Tuesday, May 31, 2016

Those Who Leave and Those Who Stay

Those Who Leave and Those Who Stay: Book Three of the Neapolitan Novels (Europa editions, 2014) 418 pages

The third book in the Neapolitan Novels series opens with the revelation that Gigliola, Michele Solara's wife and a former friend of our protagonists Lila and Lenu, is dead. The once beautiful Gigliola is now a broken, physical wreck - her beauty and body ruined, her dead body abandoned on a roadside. For the reader, it appears a terrifying harbinger of the future troubles of our two protagonists that we have come to love.

It is now 2010. Lenu has not seen Lila in five years and recounts a night spent with Lila in which Lila details the difficult time she has had since she abandoned her husband, the successful grocer Stefano, and her comfortable life style as a stylish Napolitana matron married to one of the richest men in the neighborhood forty years before. Things have not gone well for Lila it seems.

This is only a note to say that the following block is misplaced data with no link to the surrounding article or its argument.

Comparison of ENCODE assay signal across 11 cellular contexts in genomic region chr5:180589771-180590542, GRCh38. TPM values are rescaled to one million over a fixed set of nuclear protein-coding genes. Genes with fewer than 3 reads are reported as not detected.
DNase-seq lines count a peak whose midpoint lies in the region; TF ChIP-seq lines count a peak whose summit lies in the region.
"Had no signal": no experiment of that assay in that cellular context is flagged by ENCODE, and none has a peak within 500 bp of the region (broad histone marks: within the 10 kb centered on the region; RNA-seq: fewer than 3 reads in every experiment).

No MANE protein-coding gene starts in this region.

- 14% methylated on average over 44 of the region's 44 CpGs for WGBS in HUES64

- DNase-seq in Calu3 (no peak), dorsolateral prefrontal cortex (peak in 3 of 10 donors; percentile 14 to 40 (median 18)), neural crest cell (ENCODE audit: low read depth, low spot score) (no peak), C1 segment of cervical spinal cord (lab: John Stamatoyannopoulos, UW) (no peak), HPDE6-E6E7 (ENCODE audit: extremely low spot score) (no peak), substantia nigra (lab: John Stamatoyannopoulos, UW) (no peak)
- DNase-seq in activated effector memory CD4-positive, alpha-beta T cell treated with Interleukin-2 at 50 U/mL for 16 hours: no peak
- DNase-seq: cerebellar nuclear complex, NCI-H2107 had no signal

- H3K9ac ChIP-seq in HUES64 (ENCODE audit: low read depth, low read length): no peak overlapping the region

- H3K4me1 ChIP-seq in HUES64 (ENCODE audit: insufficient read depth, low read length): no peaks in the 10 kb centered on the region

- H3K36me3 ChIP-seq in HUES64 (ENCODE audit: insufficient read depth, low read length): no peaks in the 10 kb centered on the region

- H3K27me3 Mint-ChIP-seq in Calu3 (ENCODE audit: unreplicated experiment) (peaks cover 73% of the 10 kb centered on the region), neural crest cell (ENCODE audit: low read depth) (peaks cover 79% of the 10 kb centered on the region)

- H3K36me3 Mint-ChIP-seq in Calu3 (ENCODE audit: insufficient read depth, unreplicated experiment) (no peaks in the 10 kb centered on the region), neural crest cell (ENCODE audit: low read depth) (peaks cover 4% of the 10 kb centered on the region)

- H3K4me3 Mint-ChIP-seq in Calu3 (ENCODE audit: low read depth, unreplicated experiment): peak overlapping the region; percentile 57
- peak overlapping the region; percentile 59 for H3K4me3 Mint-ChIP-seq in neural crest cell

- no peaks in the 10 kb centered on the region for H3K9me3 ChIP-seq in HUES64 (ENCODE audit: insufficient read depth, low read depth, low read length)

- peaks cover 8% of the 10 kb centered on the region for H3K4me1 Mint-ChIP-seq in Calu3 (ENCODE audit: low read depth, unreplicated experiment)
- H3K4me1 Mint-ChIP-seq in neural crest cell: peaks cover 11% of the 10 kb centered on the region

At the end of The Story of a New Name, Book Two in the series (please see here for a review), Lenu has published her first book of fiction and is poised to be married to Pietro, a mild mannered if dull academic from an important family. Italy is in the throes of political chaos in the 1960s. Lenu's book is promoted (and scorned) as a prototype of an exciting, new type of modern woman in Italian society provoking mixed reviews for its risqué material some of which is based on her real life experiences as a young woman such as her unpleasant deflowering at the hands of Nino's lecherous father Donato on the beaches of Ischia. With despair, she notes that the only thing that her Naples neighbors want to speak of regarding her book is the "dirty bits".